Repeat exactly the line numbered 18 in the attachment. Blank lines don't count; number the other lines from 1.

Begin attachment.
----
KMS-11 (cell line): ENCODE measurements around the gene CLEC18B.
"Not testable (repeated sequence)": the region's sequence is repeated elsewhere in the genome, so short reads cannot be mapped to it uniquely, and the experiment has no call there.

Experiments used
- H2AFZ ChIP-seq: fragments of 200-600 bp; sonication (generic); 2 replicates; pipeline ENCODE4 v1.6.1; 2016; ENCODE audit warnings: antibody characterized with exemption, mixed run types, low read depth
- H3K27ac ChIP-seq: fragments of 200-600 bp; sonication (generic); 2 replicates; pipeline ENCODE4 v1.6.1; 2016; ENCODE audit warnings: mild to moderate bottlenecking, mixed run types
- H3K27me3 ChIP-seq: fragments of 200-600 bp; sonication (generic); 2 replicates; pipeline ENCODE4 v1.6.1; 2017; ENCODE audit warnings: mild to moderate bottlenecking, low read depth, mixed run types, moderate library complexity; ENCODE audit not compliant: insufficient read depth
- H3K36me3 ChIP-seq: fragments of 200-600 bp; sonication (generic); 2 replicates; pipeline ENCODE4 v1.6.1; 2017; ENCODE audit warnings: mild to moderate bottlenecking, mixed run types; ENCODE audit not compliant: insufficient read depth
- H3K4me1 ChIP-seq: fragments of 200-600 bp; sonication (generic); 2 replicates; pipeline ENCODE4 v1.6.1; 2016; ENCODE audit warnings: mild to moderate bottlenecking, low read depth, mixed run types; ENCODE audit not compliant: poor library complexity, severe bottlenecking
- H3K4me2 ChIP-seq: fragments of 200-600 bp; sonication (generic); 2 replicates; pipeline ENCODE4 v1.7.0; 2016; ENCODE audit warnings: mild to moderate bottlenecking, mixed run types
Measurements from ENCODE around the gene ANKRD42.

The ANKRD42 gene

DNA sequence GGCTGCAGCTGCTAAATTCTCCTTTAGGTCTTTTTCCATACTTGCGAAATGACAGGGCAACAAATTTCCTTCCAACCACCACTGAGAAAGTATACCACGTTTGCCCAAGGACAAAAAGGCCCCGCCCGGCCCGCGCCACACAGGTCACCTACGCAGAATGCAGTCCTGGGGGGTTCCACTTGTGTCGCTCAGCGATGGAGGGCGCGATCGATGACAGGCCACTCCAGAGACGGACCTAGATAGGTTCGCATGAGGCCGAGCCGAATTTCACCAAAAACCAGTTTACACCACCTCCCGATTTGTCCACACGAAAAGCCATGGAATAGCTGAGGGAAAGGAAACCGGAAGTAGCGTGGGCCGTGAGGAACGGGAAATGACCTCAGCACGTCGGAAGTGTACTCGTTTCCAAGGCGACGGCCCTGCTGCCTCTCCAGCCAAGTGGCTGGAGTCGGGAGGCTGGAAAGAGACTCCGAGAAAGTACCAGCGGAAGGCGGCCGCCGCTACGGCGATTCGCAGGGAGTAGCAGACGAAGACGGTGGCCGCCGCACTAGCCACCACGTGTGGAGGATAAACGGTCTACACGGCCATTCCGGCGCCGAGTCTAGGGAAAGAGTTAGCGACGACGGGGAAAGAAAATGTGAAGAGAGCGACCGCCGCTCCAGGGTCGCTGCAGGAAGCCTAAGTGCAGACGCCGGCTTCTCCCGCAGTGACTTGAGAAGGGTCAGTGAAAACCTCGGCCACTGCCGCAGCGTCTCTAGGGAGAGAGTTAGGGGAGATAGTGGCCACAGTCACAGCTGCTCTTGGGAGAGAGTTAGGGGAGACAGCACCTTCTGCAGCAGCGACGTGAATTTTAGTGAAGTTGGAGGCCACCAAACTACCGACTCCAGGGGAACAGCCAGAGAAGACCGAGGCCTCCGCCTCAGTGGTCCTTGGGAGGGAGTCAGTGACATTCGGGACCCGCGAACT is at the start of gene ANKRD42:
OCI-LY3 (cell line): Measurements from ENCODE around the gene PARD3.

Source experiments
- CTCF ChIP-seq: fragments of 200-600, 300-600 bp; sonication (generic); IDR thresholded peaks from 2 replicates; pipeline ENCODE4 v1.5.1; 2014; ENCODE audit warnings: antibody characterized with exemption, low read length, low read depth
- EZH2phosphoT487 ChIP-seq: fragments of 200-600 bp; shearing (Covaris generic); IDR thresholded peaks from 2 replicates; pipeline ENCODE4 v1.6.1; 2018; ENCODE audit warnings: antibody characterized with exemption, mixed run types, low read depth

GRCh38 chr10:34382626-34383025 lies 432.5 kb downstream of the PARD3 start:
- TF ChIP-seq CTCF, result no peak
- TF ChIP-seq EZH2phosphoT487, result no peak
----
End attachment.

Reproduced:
- TF ChIP-seq CTCF, result no peak